Jesse McReynolds & Friends
Tribute to Jerry Garcia & Robert Hunter
~ Songs of the Grateful Dead ~

On Woodstock Records 
Order your copy for $15.00 (includes s/h)



“Jesse’s singing voice is like a long-lost brother voice between Jerry Garcia and David Nelson. I enjoyed the new song we co-wrote, Day by Day. Especially liked the ‘McReynolds picking’ accompaniment, your signature contribution to bluegrass music.”
~ Robert Hunter, Musician/ Poet/ Author, Lyricist for the Grateful Dead 

“It’s an honor and a thrill for me to be on this project. Fantastic that I was asked to play on it by one of my all-time heroes!! The session was filled with great moments. Plus the extra added treat of singing with Jesse on the Grand Ole Opry! All I can think is, “Pinch me, is this real?” Both the session and the Opry will always be revered among my greatest experiences.”
~ David Nelson, New Riders of the Purple Sage


“After listening, I was reminded of what made Jesse McReynolds a major influence for so many musicians and one of our country’s greatest music legends. His musicianship, singing, and arrangements should be heard by everyone. It is an honor for all of us at Woodstock Records to bring this music to the public.
Thanks to all who have helped keep the flame burning. With this CD it just got brighter and higher!”
~ Aaron “Professor Louie” Hurwitz, Woodstock Records – June 2010

“Jesse McReynolds is an American treasure, and the combination of his voice and mandolin with Robert Hunter’s lyrics and Jerry Garcia’s music is… wonderful." (August 2010) 
"If Jerry had managed to live to 80 and been from the South, he'd sound like Jesse McReynolds," McNally says. "It's one of the great American voices singing great American songs."
~ Dennis McNally (official historian for the Grateful Dead) - Dec. 2010 

                                                                                Some Reviews!

SPIN OF THE WEEK Songs of the Grateful Dead (Woodstock Records) Jesse McReynolds & Friends
The Grateful Dead often tasted cool country waters, so it feels natural that veteran Grand Ole Opry member Jesse McReynolds (of Jim and Jesse) has crafted this heartfelt tribute to guitarist Jerry Garcia and lyricist Robert Hunter. The 13 acoustic tracks include "Black Muddy River," "Ripple," "The Wheel," "Stella Blue" and "Fire on the Mountain." David Nelson of the New Riders of the Purple Sage and Stu Allen of the JG Band are special guests. It's a generous portion of country comfort.
- Greg Cahill. Pacific Sun

Jesse McReynolds & Friends' juicy singing/picking session "Songs of the Grateful Dead" (Woodstock Records, A-) underscores the Dead's old-timey and bluegrass soul, even on chuggers like "The Wheel" and reggae-flavored "Fire on the Mountain." Jerry Garcia loved McReynolds' work in Jim & Jesse.
- Jon Takiff, Philadelphia Daily News staff

                                                                                   The legendary Jerry Garcia
                                                                             August 1, 1942 ~ August 9, 1995

Though this is properly a tribute to one of America's greatest bands, I will assert that it's simultaneously a loving enshrinement of roots musics period, particularly the Appalachian. Jesse McReynolds is the sort of gent the term 'legend' was coined for, a guy recognized along with pre-eminent names like Bill Monroe and Willie Nelson. And what Jerry Garcia and the boys were shooting for in their own drug-dazed brilliant way, McReynolds has been living much more straightly for a very long time, all his life. He, it must be emphasized, sits irremovably in among the progenitors Garcia, Hunter, Weir, and all the many others associated with the Haight Ashbury wonders sat in awe of, providing the spark for why they did what they did.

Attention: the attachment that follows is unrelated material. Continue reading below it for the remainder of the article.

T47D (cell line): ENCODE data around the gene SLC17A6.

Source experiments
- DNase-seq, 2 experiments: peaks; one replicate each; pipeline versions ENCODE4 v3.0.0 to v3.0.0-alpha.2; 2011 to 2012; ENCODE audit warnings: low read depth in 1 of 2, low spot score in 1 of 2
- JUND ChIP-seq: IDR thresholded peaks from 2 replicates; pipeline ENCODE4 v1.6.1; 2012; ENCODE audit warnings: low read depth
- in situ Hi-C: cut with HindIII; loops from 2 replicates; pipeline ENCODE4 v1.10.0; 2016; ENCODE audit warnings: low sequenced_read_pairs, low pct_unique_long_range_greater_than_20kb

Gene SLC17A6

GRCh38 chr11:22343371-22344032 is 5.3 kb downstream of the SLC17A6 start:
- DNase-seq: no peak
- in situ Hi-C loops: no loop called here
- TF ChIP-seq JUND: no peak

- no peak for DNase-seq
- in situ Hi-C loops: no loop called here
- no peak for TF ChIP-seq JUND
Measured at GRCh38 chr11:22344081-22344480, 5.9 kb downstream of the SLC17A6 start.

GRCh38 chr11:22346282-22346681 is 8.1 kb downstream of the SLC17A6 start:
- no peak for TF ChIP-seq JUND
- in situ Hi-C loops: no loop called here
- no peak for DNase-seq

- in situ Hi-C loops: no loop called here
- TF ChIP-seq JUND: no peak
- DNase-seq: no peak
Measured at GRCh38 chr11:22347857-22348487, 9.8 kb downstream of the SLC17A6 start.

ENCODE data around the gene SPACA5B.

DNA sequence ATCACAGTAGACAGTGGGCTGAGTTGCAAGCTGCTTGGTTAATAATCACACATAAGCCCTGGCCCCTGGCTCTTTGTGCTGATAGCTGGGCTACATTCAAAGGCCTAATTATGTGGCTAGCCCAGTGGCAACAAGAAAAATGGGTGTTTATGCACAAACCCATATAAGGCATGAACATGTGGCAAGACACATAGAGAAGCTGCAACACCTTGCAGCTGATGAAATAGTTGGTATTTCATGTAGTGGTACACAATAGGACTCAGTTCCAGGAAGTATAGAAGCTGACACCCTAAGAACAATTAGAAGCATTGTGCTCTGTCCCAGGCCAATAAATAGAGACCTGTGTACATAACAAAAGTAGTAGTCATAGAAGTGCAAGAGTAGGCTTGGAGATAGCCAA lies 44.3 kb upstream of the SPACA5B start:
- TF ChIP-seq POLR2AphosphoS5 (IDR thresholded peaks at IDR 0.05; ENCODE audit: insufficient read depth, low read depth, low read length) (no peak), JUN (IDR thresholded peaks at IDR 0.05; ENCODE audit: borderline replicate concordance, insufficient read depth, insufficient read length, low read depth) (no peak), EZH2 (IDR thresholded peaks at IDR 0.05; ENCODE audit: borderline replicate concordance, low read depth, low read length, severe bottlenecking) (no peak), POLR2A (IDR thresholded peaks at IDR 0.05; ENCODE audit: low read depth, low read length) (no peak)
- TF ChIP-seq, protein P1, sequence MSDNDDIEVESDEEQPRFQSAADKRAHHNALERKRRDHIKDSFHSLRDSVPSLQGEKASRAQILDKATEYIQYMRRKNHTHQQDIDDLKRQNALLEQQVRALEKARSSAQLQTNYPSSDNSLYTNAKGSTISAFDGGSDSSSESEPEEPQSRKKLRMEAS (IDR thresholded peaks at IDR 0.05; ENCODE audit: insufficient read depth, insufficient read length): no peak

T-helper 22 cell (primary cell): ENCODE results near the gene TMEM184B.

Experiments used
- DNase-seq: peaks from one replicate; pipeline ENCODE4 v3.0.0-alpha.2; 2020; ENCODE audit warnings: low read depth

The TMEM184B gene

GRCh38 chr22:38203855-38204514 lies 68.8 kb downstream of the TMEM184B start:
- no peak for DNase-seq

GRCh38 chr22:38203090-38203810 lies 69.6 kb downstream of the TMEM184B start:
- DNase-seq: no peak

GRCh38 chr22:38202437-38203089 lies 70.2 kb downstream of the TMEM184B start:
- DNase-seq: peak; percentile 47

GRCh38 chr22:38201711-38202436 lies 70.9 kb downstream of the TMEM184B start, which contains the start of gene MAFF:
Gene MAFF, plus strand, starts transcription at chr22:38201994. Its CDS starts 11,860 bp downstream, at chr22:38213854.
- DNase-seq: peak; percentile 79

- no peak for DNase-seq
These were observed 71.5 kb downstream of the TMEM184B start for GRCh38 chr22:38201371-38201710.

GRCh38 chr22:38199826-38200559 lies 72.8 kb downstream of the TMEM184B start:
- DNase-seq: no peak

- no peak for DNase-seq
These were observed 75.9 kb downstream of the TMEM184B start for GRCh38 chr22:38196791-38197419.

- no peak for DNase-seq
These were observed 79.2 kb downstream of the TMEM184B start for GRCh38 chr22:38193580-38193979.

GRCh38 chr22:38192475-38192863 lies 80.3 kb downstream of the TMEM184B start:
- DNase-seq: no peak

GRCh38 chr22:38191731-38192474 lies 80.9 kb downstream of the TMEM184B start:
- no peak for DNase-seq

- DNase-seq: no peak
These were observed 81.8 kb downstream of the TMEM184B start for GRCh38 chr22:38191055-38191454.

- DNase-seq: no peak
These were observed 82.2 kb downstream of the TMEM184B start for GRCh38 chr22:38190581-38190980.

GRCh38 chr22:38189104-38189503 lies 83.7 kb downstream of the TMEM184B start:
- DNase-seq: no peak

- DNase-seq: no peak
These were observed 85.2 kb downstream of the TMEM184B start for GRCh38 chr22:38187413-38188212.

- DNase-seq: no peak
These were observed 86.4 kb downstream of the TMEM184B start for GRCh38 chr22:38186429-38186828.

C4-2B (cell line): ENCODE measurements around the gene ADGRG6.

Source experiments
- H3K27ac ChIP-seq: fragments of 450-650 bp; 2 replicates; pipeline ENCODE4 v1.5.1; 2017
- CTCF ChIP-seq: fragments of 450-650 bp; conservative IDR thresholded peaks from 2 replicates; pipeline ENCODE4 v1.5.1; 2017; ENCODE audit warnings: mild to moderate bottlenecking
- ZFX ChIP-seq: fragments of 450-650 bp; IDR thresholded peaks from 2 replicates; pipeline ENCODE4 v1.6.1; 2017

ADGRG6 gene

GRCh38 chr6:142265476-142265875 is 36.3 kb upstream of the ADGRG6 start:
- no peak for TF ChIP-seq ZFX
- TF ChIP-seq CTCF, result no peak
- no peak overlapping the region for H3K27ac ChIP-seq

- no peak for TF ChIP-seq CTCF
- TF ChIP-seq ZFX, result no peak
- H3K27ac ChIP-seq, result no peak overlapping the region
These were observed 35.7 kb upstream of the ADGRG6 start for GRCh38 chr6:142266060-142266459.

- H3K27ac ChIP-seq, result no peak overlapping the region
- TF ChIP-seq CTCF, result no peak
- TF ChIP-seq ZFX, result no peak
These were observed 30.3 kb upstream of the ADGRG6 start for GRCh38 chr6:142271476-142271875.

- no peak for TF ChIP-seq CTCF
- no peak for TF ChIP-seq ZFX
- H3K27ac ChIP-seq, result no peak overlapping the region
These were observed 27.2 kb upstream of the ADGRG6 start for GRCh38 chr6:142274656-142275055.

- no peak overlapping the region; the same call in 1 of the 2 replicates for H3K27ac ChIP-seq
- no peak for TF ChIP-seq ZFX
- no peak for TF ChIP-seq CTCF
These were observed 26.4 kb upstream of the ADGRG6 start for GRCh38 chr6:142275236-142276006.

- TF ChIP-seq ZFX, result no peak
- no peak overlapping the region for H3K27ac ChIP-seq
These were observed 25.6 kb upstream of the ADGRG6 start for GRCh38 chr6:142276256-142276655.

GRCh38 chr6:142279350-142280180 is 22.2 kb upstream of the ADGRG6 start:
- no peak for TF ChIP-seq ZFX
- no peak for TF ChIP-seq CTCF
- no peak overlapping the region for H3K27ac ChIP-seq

Ironically, Songs of the Grateful Dead is much more faithful to the Dead's wellsprings than the band itself has been. Nonetheless, the harmony vocals in the opening bars for "The Wheel" will cause a sharp intake of breath, grandson Garrett McReynolds chiming in for a note-perfect Dead keen. Jesse's encanting is just as skillful, direct, and completely unpretentious, a matter of deep respect coupled with a love for the mode and its history. And, man, that mando he plays!, a direct brother to Garcia's ways and means. This shouldn't be surprising, though, as McReynolds has been noted for his innovations and cutting edge for well over four decades, and a man still ahead of his time. The guy conveys so damn much without resorting to pyrotechnics that one is reminded of the virtues of nuance and subtlety in very sharp contrast indeed. Yes, he is capable of lightning speed, as several asides illustrate, but what the picker imbues a single note with must be heard to be believed. Chet Atkins had to have loved this cat.

Songs makes the Dead's repertoire new again and several cuts are extended in concord with the San Fran band's wont. David Nelson from The New Riders of the Purple Sage joins in, and Robert Hunter was so enthusiastic that he not only lent his seal of approval but wrote a brand new cut with McReynolds. Good heavens, what more do ya need to know? Nothin'! Grab it, dig it, and, like me, sit entranced and reflective. This is one of the most perfect conflations of the past and the present produced in the last 10 years.